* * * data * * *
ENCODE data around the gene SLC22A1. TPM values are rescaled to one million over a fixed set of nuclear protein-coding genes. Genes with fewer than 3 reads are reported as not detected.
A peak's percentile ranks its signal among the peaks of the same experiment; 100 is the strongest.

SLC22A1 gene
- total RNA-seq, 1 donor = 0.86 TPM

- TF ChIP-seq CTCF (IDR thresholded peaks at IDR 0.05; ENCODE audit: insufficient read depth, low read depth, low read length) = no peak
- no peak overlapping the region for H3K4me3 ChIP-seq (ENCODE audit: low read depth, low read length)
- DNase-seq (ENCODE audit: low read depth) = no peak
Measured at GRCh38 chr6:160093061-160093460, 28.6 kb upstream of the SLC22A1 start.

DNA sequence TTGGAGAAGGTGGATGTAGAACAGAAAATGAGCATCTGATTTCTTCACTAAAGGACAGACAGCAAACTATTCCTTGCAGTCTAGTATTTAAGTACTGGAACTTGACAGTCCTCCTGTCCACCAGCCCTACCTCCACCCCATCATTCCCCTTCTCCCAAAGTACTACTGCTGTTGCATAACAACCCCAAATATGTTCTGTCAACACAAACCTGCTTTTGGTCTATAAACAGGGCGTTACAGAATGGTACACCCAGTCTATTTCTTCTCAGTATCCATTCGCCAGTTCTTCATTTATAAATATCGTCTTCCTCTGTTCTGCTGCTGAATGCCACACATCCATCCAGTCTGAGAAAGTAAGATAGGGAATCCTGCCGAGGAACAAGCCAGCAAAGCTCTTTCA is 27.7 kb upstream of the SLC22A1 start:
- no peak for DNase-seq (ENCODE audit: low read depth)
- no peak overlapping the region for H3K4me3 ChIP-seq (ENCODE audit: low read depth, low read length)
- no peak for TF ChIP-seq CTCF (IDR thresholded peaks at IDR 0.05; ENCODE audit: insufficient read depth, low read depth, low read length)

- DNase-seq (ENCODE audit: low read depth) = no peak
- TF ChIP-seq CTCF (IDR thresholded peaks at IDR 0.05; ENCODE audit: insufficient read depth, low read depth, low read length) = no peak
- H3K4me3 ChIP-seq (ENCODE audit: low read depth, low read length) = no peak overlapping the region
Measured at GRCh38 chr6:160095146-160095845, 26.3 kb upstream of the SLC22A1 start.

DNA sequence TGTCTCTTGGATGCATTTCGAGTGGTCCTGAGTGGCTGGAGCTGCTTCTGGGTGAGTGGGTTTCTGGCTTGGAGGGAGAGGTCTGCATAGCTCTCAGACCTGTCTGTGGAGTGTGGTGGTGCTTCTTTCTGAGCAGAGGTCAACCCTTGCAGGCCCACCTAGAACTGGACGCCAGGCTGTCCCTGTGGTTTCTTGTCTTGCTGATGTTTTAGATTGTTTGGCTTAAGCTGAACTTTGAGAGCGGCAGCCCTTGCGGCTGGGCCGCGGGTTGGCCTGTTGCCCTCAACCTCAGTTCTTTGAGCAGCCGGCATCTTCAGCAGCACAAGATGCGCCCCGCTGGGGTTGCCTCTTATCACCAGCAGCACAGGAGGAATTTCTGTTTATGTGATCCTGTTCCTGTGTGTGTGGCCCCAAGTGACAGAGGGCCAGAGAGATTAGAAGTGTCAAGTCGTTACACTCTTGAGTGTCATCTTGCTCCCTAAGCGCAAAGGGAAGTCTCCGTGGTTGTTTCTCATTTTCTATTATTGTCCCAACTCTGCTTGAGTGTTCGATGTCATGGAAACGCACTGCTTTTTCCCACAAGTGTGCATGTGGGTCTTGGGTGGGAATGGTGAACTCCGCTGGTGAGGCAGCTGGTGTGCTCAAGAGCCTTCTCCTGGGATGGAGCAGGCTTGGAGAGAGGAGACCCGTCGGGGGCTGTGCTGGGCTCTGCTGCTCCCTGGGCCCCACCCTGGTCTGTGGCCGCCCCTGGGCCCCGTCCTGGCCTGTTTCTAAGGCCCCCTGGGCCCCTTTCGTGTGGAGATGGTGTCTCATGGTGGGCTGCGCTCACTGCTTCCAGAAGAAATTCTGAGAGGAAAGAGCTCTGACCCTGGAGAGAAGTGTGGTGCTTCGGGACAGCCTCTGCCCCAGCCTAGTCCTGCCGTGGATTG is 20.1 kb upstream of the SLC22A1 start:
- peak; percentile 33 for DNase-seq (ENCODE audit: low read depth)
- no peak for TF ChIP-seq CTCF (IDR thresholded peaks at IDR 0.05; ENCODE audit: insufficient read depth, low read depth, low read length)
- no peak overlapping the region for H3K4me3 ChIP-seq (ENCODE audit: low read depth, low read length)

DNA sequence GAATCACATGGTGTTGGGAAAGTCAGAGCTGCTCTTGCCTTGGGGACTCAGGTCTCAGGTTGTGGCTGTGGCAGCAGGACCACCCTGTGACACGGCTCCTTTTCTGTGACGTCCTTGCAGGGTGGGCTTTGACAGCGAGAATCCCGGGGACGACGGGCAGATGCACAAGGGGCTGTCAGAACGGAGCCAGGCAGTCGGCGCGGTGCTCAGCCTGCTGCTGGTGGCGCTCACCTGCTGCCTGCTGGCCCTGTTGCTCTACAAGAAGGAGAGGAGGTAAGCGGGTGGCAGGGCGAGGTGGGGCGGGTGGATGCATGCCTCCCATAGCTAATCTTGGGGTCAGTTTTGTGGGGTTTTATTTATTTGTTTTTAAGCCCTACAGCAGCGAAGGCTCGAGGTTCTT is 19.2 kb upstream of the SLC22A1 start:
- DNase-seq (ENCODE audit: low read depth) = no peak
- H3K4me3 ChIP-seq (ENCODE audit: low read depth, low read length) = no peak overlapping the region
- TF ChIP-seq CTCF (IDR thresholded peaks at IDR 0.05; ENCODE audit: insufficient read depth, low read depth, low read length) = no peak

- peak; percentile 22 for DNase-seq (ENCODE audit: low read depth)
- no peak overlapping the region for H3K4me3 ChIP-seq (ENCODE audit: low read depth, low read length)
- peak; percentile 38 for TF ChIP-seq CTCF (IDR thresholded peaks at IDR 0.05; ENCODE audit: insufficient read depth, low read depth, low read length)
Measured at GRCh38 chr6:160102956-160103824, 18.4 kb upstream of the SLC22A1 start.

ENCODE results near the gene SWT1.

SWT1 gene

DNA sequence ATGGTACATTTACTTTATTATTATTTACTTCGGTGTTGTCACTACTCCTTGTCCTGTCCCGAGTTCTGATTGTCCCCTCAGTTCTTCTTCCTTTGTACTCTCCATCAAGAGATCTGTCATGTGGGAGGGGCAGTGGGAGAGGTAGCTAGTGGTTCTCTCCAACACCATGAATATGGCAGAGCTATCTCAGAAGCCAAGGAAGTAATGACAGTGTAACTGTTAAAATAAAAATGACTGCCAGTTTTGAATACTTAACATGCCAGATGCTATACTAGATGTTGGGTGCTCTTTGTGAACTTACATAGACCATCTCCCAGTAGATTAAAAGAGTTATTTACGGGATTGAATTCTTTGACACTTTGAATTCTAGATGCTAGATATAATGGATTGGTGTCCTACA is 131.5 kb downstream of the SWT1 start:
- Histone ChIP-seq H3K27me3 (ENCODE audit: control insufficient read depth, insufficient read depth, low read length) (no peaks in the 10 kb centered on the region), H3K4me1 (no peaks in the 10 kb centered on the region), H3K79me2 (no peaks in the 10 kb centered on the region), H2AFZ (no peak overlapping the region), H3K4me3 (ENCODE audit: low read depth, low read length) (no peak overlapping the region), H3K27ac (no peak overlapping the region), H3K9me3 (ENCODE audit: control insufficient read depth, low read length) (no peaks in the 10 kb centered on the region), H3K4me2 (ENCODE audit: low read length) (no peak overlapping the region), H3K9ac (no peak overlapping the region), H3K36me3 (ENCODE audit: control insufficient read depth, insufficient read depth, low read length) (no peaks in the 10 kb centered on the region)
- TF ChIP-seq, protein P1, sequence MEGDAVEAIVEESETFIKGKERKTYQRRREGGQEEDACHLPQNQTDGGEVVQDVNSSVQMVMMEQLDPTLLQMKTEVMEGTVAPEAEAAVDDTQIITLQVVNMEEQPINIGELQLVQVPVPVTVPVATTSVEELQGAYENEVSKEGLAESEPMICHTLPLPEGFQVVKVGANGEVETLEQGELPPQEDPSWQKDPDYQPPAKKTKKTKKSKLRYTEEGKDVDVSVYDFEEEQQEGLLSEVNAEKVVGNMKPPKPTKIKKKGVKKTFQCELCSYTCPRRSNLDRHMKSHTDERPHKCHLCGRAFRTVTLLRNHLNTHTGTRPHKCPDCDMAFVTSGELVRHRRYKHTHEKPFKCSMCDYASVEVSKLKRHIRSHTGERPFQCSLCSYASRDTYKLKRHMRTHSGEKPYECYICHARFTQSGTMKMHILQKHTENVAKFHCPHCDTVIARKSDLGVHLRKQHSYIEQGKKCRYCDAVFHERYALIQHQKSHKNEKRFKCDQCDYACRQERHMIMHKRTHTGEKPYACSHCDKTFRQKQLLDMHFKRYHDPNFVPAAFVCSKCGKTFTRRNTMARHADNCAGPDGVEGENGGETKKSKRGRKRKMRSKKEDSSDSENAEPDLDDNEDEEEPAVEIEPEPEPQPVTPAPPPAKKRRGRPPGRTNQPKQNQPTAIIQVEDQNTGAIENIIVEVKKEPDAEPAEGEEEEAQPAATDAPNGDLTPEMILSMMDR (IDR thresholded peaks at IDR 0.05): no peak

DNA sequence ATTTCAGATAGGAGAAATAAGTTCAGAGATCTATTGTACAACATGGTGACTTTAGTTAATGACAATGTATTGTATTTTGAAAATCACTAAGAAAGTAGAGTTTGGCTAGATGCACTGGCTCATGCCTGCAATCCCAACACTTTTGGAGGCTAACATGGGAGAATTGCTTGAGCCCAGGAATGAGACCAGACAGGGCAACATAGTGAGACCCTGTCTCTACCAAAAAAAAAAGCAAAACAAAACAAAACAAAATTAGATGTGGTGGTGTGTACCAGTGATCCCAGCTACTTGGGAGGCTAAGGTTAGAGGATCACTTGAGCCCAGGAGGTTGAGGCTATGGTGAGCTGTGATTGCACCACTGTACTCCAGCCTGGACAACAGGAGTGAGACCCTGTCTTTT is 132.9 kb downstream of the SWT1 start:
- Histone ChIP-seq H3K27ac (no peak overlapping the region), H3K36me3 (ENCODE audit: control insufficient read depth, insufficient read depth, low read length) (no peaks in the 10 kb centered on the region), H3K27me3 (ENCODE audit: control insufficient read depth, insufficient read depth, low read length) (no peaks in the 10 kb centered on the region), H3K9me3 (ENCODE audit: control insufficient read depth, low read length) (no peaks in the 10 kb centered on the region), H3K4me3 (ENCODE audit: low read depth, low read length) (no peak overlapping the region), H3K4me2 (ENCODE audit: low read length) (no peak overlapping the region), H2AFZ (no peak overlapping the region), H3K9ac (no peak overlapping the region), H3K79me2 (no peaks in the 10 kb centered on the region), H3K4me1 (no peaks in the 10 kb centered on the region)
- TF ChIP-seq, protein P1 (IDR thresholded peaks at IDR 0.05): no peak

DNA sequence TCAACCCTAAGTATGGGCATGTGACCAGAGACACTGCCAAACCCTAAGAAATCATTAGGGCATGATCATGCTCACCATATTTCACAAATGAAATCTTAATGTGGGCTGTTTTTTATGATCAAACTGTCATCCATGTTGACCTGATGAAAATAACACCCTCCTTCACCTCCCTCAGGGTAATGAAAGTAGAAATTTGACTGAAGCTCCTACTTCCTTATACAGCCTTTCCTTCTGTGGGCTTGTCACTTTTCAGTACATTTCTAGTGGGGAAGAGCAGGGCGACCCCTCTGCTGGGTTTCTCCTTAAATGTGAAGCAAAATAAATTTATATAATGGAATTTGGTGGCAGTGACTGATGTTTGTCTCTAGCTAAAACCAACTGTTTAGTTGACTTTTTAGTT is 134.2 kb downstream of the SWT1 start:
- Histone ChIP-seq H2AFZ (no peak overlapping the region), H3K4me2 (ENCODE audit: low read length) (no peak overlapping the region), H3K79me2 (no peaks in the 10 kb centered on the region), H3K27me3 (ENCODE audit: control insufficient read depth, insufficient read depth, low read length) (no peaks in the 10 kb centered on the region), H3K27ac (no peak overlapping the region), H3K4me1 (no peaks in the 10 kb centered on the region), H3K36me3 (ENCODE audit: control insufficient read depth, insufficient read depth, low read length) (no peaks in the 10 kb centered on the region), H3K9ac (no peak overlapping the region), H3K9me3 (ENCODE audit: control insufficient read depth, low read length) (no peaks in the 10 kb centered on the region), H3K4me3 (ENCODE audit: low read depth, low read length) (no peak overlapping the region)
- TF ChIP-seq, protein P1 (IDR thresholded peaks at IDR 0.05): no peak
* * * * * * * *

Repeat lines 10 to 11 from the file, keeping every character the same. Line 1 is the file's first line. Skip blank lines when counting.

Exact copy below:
- no peak for DNase-seq (ENCODE audit: low read depth)
- no peak overlapping the region for H3K4me3 ChIP-seq (ENCODE audit: low read depth, low read length)